A recent toast to James Watson highlights a tolerance for bigotry many want excised from the scientific community.
Associate Professor, Department of Anthropology, University of Oregon. Age: 41
August 1, 2013|
© JAY EADSDuring his final year as an undergraduate anthropology major at the University of California, Santa Cruz, Josh Snodgrass began working criminal cases with forensic anthropologist Alison Galloway. After graduating in 1995, Snodgrass spent a month in the former Yugoslavia, analyzing human remains from mass graves. “It was an amazing experience, but oh, man, it takes a toll,” he recalls, “and in the end, I just didn’t find [forensic anthropology] intellectually satisfying enough.”
Instead, Snodgrass studied the evolution of early hominins at the University of Florida, earning a master’s degree in 1998. After many lively discussions with William Leonard, who was on his master’s thesis committee, Snodgrass realized that “if we want to understand human evolution, we need a better grasp of the adaptive dimensions of human biology in living populations, and we need more data on that.” Another new direction beckoned.
METHODS: In 2001, as a PhD student under Leonard at Northwestern University, Snodgrass started a field project studying indigenous populations in northeastern Siberia to understand how long-term environmental adaptation shapes biological responses to culturally induced lifestyle changes.
In the early 2000s, indigenous Siberians called the Yakut began to abandon traditional ways of life, meaning they became less physically active and ate more high-calorie Western foods. As a result, Snodgrass found, they developed high blood pressure and an increased risk of stroke, but maintained low cholesterol levels. Pima people of the southwestern United States, on the other hand, when faced with similar lifestyle changes, developed high cholesterol and an increased risk of diabetes, but maintained low blood pressure.
Snodgrass showed that the Yakut have elevated basal metabolic rates (BMR), likely an adaptation to cold. He also found that BMR correlates positively with blood pressure and negatively with LDL cholesterol. Thus, Snodgrass reasoned, it might be their fast metabolisms that make indigenous Siberians susceptible to hypertension but protect them against high cholesterol and diabetes.1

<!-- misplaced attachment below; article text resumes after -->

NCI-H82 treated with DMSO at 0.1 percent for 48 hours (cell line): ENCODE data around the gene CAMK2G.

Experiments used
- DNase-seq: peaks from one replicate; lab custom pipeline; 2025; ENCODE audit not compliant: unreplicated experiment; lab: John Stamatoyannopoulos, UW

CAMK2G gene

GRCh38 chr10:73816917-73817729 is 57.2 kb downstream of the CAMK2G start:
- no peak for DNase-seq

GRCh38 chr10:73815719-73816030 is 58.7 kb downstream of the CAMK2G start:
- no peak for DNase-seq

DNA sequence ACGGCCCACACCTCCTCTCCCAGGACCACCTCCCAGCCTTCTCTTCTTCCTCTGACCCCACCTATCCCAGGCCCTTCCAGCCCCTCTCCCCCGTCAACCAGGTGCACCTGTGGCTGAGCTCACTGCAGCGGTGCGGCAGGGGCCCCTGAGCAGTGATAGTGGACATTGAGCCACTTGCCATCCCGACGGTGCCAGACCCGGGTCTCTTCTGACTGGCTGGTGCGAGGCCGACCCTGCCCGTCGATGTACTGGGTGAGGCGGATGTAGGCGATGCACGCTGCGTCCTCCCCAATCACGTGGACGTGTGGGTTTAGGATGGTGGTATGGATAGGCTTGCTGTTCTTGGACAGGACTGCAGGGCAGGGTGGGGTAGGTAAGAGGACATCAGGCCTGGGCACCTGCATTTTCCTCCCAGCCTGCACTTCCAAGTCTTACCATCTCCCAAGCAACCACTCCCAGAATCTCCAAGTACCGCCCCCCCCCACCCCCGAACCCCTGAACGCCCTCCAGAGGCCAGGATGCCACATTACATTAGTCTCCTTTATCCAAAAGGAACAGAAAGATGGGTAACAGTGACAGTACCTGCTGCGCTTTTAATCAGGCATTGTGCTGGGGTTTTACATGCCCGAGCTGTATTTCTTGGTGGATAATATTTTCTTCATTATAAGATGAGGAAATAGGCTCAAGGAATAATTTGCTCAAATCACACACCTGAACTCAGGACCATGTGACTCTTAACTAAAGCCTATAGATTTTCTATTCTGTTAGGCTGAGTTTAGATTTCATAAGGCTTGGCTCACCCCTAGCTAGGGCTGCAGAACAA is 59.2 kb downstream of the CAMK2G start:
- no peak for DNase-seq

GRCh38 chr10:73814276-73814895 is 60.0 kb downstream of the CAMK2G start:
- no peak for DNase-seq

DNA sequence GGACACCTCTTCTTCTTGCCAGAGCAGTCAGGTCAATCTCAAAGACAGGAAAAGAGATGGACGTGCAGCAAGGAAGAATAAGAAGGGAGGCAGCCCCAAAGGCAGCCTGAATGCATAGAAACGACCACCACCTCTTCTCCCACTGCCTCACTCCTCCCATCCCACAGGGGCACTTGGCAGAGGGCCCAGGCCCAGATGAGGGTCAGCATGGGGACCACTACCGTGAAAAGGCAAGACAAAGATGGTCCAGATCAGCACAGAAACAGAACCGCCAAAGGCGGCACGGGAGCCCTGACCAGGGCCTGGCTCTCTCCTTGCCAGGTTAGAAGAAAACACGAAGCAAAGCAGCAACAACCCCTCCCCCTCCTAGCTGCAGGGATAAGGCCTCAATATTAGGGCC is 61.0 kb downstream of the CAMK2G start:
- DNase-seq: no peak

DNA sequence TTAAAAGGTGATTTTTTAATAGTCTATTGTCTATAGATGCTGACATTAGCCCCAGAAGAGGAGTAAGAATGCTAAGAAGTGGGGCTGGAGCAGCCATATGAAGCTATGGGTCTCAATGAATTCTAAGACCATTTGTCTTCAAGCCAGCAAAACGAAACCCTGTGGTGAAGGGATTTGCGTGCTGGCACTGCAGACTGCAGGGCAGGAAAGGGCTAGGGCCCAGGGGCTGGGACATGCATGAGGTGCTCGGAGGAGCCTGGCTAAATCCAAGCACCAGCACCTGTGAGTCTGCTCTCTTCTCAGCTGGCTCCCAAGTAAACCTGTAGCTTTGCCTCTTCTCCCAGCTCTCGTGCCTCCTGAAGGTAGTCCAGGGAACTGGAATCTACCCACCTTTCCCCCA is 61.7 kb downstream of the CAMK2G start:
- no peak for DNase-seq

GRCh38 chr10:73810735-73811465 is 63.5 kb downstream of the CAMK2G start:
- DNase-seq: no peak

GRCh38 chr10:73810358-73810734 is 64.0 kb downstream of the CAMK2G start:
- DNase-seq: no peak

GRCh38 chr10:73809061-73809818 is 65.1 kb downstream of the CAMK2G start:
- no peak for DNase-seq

RESULTS: “There are not many people up to the challenge of fieldwork in remote places like Siberia,” says Leonard, who with Snodgrass codirects the Indigenous Siberian Health and Adaptation Project. “But Josh is one of the rare biological anthropologists who is equally adept in both field and laboratory settings.”
In the lab, Snodgrass has collaborated with Thom McDade, also at Northwestern, to develop biomarkers for assessing immune function and other physiological effects of psychosocial stress that can be obtained from minimally invasive blood samples for population-based research.2
Since joining the University of Oregon as an assistant professor in 2005, Snodgrass has also studied indigenous Shuar communities in the Ecuadorean Amazon. Among other things, Snodgrass and colleagues have found that the Shuar do not seem to suffer from chronic low-grade inflammation, which is common in the developed world and associated with various diseases.3 He is also working with the Shuar to see how exposure to infectious microbes and parasitic worms influences inflammatory response and disease risk.
DISCUSSION: Snodgrass’s intellectual flexibility has impressed his collaborators. “Josh has at his disposal an exceptionally wide range of field, laboratory, and statistical methods, and he has integrated these methods in innovative ways,” says McDade. “In an era of overspecialization in anthropology in general, and within biological anthropology in particular, Josh stands out as a well-rounded and flexible scholar.”